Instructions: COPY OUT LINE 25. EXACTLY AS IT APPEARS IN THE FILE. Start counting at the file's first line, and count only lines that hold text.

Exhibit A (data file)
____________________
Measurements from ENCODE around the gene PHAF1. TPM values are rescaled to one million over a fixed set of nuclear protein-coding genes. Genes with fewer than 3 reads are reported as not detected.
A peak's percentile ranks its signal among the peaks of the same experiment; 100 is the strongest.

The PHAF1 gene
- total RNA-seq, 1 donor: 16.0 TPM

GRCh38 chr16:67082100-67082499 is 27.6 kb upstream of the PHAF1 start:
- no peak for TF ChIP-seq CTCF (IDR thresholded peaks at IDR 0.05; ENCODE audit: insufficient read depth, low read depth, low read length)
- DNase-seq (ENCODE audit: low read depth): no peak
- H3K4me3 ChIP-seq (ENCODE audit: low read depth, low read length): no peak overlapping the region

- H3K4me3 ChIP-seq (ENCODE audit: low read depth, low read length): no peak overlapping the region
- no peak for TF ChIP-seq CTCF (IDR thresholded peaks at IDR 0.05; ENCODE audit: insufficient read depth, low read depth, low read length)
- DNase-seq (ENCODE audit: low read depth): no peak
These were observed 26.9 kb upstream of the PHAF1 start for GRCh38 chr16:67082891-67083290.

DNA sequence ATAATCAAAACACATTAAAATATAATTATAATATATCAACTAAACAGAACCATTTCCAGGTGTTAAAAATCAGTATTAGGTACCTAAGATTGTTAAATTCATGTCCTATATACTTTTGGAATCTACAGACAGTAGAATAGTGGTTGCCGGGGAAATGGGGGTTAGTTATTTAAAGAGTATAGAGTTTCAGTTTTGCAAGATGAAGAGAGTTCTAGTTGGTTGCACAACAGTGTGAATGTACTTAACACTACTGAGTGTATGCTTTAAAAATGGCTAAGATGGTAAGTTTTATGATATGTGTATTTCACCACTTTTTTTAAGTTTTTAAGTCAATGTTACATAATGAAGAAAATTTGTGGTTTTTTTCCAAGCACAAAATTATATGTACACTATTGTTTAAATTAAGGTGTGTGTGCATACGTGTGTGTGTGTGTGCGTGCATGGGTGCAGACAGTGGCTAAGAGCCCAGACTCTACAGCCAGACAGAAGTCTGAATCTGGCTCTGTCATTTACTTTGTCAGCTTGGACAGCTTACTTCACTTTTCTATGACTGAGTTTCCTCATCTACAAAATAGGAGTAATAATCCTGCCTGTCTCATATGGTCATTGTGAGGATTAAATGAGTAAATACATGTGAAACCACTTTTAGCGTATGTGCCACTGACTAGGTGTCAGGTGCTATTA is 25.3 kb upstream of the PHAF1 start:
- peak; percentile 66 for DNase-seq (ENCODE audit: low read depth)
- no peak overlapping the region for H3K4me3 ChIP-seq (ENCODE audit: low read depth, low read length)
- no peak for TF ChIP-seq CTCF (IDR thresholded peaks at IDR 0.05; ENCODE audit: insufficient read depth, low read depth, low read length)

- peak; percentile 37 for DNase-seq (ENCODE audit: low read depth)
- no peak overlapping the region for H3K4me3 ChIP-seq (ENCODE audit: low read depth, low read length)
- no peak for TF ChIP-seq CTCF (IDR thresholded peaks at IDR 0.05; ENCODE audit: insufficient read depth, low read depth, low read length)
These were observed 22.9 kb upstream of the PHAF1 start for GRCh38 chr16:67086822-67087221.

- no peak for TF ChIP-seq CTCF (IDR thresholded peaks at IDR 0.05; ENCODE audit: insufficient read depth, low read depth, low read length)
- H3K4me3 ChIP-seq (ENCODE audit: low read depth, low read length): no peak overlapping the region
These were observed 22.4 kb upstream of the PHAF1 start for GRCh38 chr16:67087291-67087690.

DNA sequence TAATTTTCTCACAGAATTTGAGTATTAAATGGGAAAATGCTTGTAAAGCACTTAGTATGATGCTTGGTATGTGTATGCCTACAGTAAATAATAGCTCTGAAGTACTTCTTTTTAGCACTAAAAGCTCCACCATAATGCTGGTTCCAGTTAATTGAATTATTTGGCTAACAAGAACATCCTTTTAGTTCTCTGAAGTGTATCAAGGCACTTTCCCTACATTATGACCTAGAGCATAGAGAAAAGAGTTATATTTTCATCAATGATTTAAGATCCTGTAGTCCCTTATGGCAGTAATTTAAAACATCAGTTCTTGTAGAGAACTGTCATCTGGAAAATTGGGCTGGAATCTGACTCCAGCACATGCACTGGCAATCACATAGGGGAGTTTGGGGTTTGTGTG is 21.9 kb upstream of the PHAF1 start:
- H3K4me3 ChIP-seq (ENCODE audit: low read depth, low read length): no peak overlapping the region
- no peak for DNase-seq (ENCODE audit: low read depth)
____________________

- H3K4me3 ChIP-seq (ENCODE audit: low read depth, low read length): no peak overlapping the region